The urinary system is one of the most important systems in a human organism. Its task is to manage bodily fluids balance by blood filtration and the production of urine, which consists of the filtered waste.
A – kidneys, B – ureters, C – urinary bladder, D – neck of the urinary bladder, E – urethra, F – sphincters, G – nerve endings
Paired organs which are the most important part of the urinary system. The kidneys produce urine in the process of filtering the blood from toxic substances. Proper functioning of the kidneys is crucial to keep the organism in good condition.
Two thin, smooth muscular tubes; the ureters propel the urine from the kidneys to the urinary bladder. When the bladder is full the ureters close up automatically to prevent the urine from travelling back into the kidneys.
A muscular container placed in the lower abdomen. Its walls are elastic and bundled which allows it to hold from 400 to 700 ml of urine, and with extreme expansion it can hold up to approx. 1500–2000 ml. The bladder wall muscles expand when the bladder is filled, and contract when it is voided.
At the bottom of the bladder there is an internal urethra orifice secured with two sets of ring shaped muscles (sphincters).
It is the end part of the urinary system in the form of a tube with thin walls used to excrete the urine collected in the bladder. The urethra is of different length in men and women due to the differences in their anatomy. The female urethra is about 3–5 cm long, and the male urethra is about 15–20 cm long and opens at the end of the penis also providing an additional role being the exit for the semen.
Urine flow is controlled with two sphincters – external and internal. The internal sphincter is a ring shaped muscle which surrounds the initial part of the urethra. It contracts and relaxes involuntarily. The external sphincter is made of the pelvic floor muscles which are spread between the pelvic bones shaped like an inverted umbrella. These muscles are responsible for supporting the organs in the abdominal cavity and are used to control the urine flow voluntary.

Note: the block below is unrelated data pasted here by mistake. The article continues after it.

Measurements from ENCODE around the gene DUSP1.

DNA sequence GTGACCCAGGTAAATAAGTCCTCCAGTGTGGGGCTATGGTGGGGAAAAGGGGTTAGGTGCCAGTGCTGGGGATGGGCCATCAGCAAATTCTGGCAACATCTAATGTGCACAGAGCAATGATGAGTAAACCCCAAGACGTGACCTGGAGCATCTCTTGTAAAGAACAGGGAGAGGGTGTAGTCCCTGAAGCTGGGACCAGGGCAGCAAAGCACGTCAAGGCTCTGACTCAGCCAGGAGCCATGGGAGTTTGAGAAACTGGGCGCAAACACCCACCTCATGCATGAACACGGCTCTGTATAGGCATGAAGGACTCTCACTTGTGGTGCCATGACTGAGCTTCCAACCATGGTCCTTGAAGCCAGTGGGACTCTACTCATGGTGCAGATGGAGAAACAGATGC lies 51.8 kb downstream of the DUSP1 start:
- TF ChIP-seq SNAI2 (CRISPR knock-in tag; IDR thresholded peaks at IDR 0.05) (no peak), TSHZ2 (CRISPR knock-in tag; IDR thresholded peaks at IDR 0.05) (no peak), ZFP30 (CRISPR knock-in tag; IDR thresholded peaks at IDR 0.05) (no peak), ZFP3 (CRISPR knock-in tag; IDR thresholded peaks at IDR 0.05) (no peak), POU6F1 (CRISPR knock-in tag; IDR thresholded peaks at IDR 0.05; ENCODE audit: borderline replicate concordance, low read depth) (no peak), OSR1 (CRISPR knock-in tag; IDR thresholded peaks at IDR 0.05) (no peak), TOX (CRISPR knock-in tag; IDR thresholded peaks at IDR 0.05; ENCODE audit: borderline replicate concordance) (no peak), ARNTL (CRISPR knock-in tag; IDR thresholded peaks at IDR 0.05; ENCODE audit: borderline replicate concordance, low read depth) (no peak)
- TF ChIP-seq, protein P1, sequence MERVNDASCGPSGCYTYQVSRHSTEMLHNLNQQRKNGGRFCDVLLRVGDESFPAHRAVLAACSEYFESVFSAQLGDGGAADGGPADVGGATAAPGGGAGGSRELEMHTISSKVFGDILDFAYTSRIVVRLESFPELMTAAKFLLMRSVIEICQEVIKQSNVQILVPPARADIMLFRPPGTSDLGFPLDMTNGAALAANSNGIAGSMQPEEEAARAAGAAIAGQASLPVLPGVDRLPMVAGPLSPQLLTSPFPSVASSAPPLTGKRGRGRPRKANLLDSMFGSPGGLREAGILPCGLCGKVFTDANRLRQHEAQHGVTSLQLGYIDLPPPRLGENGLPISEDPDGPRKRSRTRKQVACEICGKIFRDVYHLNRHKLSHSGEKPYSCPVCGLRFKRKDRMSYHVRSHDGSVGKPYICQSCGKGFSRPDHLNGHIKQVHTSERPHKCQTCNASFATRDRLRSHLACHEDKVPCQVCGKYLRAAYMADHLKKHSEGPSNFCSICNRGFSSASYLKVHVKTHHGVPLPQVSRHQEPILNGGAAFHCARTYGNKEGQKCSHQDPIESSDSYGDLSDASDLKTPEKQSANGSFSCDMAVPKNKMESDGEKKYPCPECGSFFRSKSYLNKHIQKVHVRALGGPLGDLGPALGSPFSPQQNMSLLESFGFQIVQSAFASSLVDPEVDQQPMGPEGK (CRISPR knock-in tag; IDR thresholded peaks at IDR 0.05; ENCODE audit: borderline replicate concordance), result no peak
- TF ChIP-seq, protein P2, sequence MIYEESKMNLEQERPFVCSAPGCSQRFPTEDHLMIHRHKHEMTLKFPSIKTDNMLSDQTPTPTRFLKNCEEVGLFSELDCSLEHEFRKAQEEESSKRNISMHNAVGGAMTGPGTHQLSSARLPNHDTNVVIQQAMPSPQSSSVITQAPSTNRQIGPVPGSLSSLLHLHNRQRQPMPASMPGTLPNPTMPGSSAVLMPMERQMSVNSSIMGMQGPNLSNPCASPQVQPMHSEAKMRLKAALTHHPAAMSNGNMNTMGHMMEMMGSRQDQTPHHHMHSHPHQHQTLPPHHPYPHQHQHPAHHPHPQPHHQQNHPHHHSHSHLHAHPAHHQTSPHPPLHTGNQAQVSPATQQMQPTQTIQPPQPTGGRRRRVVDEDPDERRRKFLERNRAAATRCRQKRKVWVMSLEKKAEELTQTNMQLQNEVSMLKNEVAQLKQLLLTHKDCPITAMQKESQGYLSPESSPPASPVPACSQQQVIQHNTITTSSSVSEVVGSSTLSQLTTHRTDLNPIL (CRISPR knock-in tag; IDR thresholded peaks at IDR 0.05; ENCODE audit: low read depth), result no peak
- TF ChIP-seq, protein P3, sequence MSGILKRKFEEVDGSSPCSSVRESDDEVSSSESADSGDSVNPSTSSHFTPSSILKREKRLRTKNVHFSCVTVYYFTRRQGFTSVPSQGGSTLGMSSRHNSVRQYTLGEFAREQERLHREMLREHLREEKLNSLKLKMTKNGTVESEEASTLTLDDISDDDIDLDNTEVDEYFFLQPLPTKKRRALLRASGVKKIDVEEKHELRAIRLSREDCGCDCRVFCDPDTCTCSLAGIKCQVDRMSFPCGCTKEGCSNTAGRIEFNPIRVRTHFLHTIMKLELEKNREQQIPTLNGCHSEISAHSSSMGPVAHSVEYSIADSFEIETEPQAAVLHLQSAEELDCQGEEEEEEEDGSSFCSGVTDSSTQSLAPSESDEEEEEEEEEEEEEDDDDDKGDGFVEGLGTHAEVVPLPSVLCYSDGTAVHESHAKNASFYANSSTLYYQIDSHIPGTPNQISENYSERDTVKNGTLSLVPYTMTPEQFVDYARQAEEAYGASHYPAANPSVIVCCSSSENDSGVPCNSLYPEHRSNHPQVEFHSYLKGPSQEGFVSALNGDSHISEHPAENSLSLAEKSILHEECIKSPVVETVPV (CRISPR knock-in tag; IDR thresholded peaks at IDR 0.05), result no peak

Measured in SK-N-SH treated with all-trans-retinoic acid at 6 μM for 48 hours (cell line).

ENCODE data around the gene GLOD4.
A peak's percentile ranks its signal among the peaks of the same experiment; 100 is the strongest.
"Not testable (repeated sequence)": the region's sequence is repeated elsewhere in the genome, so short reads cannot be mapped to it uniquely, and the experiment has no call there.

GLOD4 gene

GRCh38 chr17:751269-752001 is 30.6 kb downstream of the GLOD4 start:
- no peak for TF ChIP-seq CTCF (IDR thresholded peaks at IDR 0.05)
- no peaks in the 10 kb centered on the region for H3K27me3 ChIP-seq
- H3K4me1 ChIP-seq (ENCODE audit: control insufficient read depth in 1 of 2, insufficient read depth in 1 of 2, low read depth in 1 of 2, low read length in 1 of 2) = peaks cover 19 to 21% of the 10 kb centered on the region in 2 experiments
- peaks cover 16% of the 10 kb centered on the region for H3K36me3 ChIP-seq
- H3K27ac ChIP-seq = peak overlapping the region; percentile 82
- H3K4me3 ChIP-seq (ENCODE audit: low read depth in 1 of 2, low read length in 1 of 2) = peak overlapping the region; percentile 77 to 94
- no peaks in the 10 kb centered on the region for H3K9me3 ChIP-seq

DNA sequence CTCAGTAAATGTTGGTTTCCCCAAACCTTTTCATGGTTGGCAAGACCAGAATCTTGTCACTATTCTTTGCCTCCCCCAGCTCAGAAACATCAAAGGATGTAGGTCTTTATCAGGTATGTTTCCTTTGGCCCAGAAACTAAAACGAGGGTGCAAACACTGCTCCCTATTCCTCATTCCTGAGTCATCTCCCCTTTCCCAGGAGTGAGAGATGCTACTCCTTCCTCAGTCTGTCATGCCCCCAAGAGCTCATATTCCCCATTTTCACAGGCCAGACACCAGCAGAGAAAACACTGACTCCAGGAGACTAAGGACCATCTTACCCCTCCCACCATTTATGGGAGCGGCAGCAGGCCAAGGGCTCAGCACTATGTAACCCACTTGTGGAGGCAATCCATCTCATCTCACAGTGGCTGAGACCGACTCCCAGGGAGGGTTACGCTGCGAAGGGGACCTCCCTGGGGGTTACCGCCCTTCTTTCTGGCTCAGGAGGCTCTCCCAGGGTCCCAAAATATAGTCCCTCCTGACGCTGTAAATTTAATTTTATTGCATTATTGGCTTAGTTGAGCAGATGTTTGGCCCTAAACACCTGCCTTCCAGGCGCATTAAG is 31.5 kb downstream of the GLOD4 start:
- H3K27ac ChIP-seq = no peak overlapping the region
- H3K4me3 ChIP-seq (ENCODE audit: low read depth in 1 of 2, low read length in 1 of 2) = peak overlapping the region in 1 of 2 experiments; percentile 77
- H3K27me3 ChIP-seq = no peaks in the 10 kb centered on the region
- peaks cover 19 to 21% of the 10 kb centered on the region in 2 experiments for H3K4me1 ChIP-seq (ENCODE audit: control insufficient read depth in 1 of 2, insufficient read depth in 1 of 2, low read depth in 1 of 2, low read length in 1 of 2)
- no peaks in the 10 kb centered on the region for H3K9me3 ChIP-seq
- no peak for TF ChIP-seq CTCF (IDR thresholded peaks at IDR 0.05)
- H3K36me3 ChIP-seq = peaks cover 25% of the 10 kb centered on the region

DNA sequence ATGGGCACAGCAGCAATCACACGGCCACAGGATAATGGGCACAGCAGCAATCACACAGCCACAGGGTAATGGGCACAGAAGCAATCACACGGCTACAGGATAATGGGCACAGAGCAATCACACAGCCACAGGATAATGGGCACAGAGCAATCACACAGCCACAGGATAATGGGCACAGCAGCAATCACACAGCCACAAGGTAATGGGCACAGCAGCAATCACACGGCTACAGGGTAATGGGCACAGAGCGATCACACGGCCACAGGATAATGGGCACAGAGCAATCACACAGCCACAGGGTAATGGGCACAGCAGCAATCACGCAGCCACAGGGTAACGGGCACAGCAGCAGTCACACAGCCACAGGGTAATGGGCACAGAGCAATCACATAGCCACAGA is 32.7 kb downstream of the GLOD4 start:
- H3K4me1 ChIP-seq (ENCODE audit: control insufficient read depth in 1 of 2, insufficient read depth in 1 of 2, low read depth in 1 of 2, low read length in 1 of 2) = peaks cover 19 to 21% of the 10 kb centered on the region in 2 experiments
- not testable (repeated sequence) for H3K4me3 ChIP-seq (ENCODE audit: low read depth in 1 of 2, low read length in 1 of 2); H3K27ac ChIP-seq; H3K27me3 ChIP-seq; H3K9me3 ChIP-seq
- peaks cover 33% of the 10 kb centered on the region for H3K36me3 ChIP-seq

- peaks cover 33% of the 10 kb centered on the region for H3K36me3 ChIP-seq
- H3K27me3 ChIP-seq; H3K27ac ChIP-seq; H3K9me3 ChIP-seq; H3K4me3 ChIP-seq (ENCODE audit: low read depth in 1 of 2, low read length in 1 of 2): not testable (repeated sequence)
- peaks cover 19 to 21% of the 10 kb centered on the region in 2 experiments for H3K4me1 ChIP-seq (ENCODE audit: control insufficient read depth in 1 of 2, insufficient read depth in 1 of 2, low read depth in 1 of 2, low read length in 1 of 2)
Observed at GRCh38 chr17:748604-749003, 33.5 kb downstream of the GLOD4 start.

There are receptors in the bladder walls – they react to the tension put on the walls, so they react when the bladder is filled sending a signal to the spinal cord. First urge signals appear after filling the bladder with 200–300 ml of urine.
Constant kidney functioning regulates electrolytes and maintains acid-base homeostasis. About 170–180 litres of blood flows every day through the kidneys – approx. 1,5 litres is excreted in the form of urine. It is a cycle that takes place according to the diagram below:
The urine is gathered in the bladder which expands in the process. When there is about 200–300 ml of urine collected, the receptors in the bladder’s walls send a signal which triggers the urge to urinate. A healthy person with a correctly functioning urinary system is able to control bladder voiding and may postpone this moment if necessary.
Voiding the bladder begins with the relaxing of the sphincters and the bladder contraction which pushes the urine outside. The urine flows through the urethra. Then the sphincters contract and the urine begins to fill up the bladder. Urinary system dysfunctions may lead not only to urinary incontinence but can also have more serious consequences including organism poisoning.